THE AGING SCHOLAR FAUST MAKES HIS FAMOUS PACT WITH THE DEVIL, trading his soul for youth, knowledge, power, and love. But his new powers lead only to the seduction and ruin of the innocent Marguerite, and to a battle between heaven and hell for her redemption.
Gounod’s sweeping opera defines French Romantic music. It comes to San Antonio in Francesca Zambello’s legendary production, designed by the distinguished Houston artist Earl Staley. The opera will be sung in French with English titles above the stage. This is the first production of Faust in San Antonio since a young Placido Domingo sang the title role here in 1969.
Box Office: (210) 223-8624 or click here
May 9, 2019 7:30 PM
May 11, 2019 7:30 PM
H-E-B Performance Hall, Tobin Center for the Performing Arts
Summary courtesy of Met Opera Guild
Alone in his study, Dr. Faust laments that his lifelong search for knowledge has yielded only despair. Cursing his fellow men, the old philosopher tries to take his own life, invoking Satan. The devil Méphistophélès appears, and Faust tells him of his longing for youth and pleasure; Méphistophélès offers to fulfill these desires in exchange for Faust's soul. Transformed into a handsome youth, Faust goes with Méphistophélès in search of a beautiful young girl (duet: "A moi les plaisirs”).
At a medieval fair, a young soldier, Valentin, asks his friend Siébel to protect his sister, Marguerite, when he leaves for battle ("Avant de quitter ces lieux"). A student, Wagner, starts a lively drinking song but is interrupted by Méphistophélès, who delivers an impudent hymn in praise of greed ("Le veau d'or"). The devil amazes the crowd by causing new wine to flow from a statue. When he makes a toast to Marguerite, Valentin draws his sword, but it shatters. Realizing the stranger is the devil, the other soldiers hold their swords like crosses before Méphistophélès (chorus: "De l'enfer"), who backs off. Undeterred, Méphistophélès creates a diversion so Faust may approaches Marguerite. She refuses to let him escort her home, but Faust follows her as the waltz overtakes the town square and Valentin leads his men off to war.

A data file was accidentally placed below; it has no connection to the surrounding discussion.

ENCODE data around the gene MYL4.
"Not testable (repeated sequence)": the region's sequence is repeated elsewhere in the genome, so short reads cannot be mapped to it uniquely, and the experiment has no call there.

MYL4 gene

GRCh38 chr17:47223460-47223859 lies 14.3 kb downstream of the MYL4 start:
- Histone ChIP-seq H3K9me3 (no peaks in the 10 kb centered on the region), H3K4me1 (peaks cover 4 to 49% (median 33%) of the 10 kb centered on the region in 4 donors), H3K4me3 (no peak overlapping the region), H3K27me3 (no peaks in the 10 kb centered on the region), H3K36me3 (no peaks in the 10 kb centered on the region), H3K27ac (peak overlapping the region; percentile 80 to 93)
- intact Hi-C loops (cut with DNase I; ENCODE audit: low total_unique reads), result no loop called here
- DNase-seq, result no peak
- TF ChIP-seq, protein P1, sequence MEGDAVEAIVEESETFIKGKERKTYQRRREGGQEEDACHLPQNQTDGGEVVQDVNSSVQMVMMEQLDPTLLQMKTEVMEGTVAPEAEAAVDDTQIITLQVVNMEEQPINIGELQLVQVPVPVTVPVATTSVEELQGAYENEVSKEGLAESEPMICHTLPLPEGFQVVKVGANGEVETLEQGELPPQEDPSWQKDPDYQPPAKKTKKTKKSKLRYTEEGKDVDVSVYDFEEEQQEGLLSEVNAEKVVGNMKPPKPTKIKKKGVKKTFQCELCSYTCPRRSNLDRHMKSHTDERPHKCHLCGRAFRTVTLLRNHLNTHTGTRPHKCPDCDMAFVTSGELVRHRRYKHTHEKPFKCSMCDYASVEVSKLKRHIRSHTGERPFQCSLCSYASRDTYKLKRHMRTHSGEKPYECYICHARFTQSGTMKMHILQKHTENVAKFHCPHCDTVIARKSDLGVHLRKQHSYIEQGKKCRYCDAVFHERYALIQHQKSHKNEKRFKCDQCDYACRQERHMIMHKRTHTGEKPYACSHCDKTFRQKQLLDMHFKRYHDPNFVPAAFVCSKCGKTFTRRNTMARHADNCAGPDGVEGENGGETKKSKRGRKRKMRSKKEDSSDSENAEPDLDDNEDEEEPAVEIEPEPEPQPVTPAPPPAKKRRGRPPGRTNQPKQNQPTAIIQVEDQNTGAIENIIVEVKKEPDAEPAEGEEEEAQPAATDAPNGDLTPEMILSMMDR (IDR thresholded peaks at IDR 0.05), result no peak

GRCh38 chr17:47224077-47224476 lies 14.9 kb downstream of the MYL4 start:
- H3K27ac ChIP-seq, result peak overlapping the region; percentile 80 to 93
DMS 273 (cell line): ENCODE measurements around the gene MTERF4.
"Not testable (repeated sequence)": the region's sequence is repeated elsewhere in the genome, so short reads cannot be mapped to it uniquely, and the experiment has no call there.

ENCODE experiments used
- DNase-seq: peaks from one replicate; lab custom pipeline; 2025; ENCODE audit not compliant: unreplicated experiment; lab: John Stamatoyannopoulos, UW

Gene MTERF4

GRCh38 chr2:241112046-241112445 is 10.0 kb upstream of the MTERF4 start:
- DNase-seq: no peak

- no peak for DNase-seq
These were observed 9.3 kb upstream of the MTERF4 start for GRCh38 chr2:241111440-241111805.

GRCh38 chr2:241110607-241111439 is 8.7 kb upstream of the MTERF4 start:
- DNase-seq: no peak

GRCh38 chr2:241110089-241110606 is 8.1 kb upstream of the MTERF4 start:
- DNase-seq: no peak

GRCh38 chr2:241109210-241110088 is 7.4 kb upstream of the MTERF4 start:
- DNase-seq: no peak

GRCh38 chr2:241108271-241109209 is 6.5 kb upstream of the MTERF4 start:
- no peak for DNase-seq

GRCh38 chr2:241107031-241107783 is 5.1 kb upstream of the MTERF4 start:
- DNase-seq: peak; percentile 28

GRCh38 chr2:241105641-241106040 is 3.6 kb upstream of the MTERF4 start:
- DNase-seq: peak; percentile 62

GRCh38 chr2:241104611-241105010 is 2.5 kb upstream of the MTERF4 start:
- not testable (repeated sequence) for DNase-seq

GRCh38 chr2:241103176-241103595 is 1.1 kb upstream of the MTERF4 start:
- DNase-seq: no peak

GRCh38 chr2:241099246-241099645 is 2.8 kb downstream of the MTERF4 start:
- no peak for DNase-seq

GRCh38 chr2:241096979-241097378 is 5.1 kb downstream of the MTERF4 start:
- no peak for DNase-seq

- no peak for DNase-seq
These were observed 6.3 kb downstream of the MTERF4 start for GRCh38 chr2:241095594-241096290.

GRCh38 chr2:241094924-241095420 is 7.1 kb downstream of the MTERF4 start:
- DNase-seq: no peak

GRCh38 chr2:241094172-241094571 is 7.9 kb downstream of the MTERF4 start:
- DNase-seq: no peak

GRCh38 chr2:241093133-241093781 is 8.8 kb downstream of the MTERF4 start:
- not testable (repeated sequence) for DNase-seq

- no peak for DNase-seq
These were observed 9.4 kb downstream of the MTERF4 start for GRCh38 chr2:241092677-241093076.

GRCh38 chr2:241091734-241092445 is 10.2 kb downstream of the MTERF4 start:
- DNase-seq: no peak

Siébel has been cursed - every flower wilts at his touch. But as soon as he prays, the curse is broken and leaves a bouquet for Marguerite ("Faites-lui mes aveux"). He is followed by Faust and Méphistophélès, who goes in search of a more impressive gift; left alone, Faust hails Marguerite's simple home and the enchanting beauty who lives within ("Salut! demeure"). The devil returns with a casket of jewels. When Marguerite arrives, she sings a ballad ("Il était un roi de Thulé"), interrupting herself with reflections on the stranger at the fair. Discovering the flowers and jewelbox, she delightedly adorns herself ("Ah! je ris"). Méphistophélès diverts a nosy neighbor, Marthe Schwertlein, by flirting with her so Faust can make his conquest. As night falls, Marguerite confesses her love ("Il se fait tard!") but persuades Faust to leave. When he is about to comply, the devil sends him back and laughs as Marguerite yields to Faust's embrace.
Marguerite has given birth, finding herself shunned and mocked by the town except for Marthe and Siébel. Valentin and his surviving comrades return from the war, ("Gloire immortelle"). The soldier questions Siébel about Marguerite but receives only evasive replies; puzzled, he enters his house. Faust, remorseful at having abandoned Marguerite, arrives with Méphistophélès, who serenades the girl with a suggestive ballad ("Vous qui faites l'endormie"). Valentin, stepping forth to defend his sister's honor, fights a duel with Faust, who, guided by Méphistophélès, runs him through. As the devil drags Faust away, Marguerite kneels by her dying brother, who curses her with his last breath. She seeks refuge in church shadowed by Méphistophélès, who torments her with curses and threats of damnation.
Marguerite lies asleep in prison, condemned to death for the murder of her illegitimate child. Faust and Méphistophélès enter, planning to spirit her away. As the devil keeps watch, Faust wakens Marguerite; at first, the distracted girl is overjoyed to see him, but instead of fleeing with him, she recalls their past happiness. When Méphistophélès urges haste, Marguerite calls on the angels to save her (trio: "Anges purs, anges radieux!"). As she dies, the devil pronounces her condemned, but angel choirs proclaim her salvation.
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